WASHINGTON — The U.S. Commerce Department is going ahead with a tax on Canadian newsprint, a threat to the already-struggling American newspaper industry.
The revised tariffs unveiled Thursday are mostly lower than those originally imposed earlier this year. But they would still hit the paper used by newspapers and other publications with an anti-dumping border tax as high as 16.88 per cent.
The tariffs are a response to a complaint from a hedge fund-owned paper producer in Washington state, which argues that its Canadian competitors are taking advantage of government subsidies to sell their product at unfairly low prices. Still, Commerce decided to spare two Canadian producers from the antidumping charges.
In addition to antidumping duties, Commerce is imposing newsprint levies ranging from 0.82 per cent to 9.81 per cent to counter Canadian subsidies.
The Commerce decision is not final. The independent U.S. International Trade Commission could change or kill the tariffs in a ruling scheduled for next month.
Newsprint is usually the second-highest cost for newspapers. Already contending with falling readership and plummeting advertising revenue, newspapers are struggling as the tariffs drive up the cost of newsprint.
The Robesonian newspaper in Lumberton, North Carolina, for instance, last week announced that it was dropping its eight-page colour comics sections from its Sunday edition to cut costs.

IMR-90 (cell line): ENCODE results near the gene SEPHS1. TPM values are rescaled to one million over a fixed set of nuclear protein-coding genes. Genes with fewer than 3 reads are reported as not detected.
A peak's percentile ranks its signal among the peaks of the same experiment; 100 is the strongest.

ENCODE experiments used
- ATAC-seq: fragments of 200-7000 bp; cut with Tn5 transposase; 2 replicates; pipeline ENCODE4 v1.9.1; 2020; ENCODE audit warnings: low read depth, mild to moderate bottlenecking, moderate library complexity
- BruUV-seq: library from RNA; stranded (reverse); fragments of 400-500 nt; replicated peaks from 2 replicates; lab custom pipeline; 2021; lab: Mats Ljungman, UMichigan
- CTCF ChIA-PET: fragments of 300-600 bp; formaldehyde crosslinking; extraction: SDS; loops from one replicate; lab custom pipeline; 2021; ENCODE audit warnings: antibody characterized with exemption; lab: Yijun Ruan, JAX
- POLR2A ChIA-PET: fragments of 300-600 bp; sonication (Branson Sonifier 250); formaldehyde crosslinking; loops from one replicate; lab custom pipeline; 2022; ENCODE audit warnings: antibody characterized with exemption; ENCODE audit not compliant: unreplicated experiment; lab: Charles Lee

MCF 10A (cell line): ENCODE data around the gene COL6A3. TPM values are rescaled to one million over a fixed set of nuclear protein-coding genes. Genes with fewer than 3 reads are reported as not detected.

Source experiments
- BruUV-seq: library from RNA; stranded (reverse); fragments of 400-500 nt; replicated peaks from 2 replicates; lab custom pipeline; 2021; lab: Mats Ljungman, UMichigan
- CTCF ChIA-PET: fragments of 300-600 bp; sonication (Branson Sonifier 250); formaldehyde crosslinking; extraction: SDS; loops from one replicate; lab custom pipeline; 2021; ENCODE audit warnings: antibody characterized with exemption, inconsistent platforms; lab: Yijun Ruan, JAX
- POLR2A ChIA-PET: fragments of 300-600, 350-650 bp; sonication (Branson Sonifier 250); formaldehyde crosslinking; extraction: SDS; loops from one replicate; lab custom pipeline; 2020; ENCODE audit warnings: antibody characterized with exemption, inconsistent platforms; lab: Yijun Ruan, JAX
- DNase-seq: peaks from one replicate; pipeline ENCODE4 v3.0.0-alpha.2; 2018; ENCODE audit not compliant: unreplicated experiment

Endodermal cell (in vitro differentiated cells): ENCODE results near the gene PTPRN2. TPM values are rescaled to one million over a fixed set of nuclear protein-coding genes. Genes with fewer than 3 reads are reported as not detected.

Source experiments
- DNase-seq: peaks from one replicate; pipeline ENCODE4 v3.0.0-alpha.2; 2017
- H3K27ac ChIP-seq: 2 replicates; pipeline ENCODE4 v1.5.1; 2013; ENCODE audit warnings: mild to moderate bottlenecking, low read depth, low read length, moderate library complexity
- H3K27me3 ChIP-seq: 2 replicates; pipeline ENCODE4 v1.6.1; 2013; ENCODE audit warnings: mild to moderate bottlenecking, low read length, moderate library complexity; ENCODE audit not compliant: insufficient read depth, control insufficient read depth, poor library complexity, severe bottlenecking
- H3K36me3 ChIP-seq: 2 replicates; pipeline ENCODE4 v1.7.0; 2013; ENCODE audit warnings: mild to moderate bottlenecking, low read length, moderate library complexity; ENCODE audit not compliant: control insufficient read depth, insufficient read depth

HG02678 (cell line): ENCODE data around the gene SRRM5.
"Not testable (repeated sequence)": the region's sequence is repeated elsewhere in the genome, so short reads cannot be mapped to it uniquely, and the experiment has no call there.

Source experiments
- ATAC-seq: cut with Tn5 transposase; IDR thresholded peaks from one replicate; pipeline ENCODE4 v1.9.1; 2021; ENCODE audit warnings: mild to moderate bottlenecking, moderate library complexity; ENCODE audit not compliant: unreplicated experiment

“Readers in our towns will welcome the news that their local newspapers are in a little less in jeopardy from devastating tariffs,” said Susan Rowell, president of the National Newspaper Association and publisher of the Lancaster News in South Carolina. “We appreciate the Commerce Department’s more careful review of the paper markets. But this use of trade laws to weaken our economies still puts communities at risk of losing their local newspapers.”
Other papers have turned to layoffs to help offset the additional costs of newsprint. The Tampa Bay Times announced in April it would lay off about 50 employees in response to a potential $3 million annual cost increase.
This decision will make our jobs harder, in part because we know we will be able to employ fewer people to do those jobs,” said Alfredo Carbajal, president of the American Society of News Editors.
Congress is overwhelmingly opposed to the tariffs on the paper used by newspapers and other publications.
House Speaker Paul Ryan contacted Commerce Secretary Wilbur Ross directly to voice his concerns. Senate Minority Leader Chuck Schumer declared in a newspaper column that the tax “would do irreversible harm” to the newspaper industry.
The tariffs are a response to a complaint to the Commerce Department from the North Pacific Paper Company. The company’s CEO, Craig Anneberg, said that since the imposition of the current tariff rates, the market has stabilized to the point the company has been able to hire 60 new employees and is working to hire 40 more.
Chrystia Freeland, Canada’s minister of foreign affairs, said that despite the slight reduction in some duties, “Canada remains disappointed with the final duty rates” announced by the Commerce Department.
“For decades, U.S. publishers and printers have relied on fairly and competitively priced imports of Canadian newsprint,” Freeland said.
She added that the Canadian government will work with the forest industry and nearby communities to “defend this vital sector and help diversify its trade with new international markets.”